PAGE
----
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Wed, 06.18.1884

Sara Martin, Blues Singer born

Sara Martin (with Sylvester Weaver)

*Sara Martin was born on this date in 1884.  She was a Black blues singer.  

She was born Sara Dunn in Louisville, Kentucky.  She was the daughter of William T. Dunn and Mary Katherine "Katie' Pope and was singing on the Black vaudeville circuit by 1915.  She was married three times, the first marriage to Christopher Wooden when she was 16. Christopher Wooden died in 1901. Her second marriage was to Abe Burton. At the time of her death she was married to Hayes Buford Withers.  

She began a successful recording career when she was signed by Okeh Records in 1922.  Through the 1920s she toured and recorded with such performers as Fats WallerClarence WilliamsKing Oliver, and Sylvester Weaver.  She was among the most recorded of the classic blues singers.  "Martin tended to use more swinging, danceable rhythms than some of her peers. When she sang a traditional blues her voice and styling had richer, deeper qualities that matched the content in sensitivity and mood: "Mean Tight Mama" and "Death Sting Me" approach an apex of blues singing".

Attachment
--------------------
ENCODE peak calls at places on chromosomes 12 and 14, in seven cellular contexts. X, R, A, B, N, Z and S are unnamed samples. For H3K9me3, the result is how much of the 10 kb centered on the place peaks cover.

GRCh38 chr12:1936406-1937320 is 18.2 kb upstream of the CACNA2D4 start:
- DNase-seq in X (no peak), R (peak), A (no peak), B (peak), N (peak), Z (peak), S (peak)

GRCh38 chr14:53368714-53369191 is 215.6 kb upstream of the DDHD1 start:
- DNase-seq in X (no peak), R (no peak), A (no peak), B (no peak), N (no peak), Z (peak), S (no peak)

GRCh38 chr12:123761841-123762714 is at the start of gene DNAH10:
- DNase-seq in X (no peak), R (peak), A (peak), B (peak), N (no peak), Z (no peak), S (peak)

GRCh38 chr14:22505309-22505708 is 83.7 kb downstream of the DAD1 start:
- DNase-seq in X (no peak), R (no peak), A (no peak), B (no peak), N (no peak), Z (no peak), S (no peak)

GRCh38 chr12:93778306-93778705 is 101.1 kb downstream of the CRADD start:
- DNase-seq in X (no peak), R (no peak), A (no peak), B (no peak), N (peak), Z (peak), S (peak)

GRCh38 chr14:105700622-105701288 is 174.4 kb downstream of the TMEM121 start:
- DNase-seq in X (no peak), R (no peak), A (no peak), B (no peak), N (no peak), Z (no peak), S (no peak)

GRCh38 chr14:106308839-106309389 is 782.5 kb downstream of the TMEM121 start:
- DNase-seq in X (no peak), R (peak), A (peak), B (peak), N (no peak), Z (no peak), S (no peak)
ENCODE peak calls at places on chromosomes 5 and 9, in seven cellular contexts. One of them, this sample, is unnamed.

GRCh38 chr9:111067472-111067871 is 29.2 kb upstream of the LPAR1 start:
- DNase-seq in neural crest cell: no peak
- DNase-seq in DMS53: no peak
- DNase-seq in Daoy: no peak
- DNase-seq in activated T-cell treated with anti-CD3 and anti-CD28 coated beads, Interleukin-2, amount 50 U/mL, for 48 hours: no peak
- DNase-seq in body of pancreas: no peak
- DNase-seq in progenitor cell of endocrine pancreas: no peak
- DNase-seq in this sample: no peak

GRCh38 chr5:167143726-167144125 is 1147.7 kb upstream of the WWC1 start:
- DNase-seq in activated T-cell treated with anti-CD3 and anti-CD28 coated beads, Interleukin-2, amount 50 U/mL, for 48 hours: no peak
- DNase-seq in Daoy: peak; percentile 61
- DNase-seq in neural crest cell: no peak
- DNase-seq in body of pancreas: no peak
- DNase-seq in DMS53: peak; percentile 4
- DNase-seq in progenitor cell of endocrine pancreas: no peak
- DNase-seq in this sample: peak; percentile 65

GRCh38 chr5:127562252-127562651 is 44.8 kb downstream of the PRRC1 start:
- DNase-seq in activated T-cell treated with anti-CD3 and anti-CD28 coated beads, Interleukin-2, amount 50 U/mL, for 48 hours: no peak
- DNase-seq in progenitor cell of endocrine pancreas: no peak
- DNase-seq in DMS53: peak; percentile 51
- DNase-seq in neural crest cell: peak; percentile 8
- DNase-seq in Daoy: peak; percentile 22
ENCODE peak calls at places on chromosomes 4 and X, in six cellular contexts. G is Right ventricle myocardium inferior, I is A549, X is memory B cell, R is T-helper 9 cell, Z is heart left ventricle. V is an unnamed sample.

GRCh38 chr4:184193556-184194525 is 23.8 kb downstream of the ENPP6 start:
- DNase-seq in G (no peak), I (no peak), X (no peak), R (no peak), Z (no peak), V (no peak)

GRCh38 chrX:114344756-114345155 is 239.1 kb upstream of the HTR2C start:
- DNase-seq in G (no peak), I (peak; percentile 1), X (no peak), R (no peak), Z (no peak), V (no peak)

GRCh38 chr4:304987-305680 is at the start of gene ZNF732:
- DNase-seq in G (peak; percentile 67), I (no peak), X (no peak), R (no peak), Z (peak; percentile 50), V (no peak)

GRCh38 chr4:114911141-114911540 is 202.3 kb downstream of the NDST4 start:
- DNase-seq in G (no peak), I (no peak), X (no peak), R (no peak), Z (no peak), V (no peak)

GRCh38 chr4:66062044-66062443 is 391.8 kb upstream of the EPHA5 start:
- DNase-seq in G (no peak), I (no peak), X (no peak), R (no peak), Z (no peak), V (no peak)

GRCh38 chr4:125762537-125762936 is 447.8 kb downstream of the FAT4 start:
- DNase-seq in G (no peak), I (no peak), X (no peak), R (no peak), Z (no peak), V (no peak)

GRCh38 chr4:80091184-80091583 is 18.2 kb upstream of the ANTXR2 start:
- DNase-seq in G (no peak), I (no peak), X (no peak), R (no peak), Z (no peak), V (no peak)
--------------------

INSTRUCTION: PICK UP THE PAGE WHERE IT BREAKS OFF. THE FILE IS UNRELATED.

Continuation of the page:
Martin's stage work in the late 1920s took her to New York, Detroit, and Pittsburgh and to Cuba, Jamaica, and Puerto Rico.  She made one film appearance, in Hello Bill, with Bill "Bojangles" Robinson, in 1929.  Her last major stage appearance was in Darktown Scandals Reviewin 1930.  She performed with Thomas A. Dorsey as a gospel singer in 1932, after which she worked outside the music industry, running a nursing home in Louisville.  

In her time Martin was one of the most popular of the classic blues singers. She was billed as "The Famous Moanin' Mama" and "The Colored Sophie Tucker". She made many recordings, including a few under the names Margaret Johnson and Sally Roberts.  Sara Martin died in Louisville of a stroke May 24, 1955.   

To Become a Musician or Singer

Reference:

All About Blues Music.com

Tony Russell (1997). The Blues: From Robert Johnson to Robert Cray. Dubai: Carlton Books. p. 12. ISBN 1-85868-255-X.

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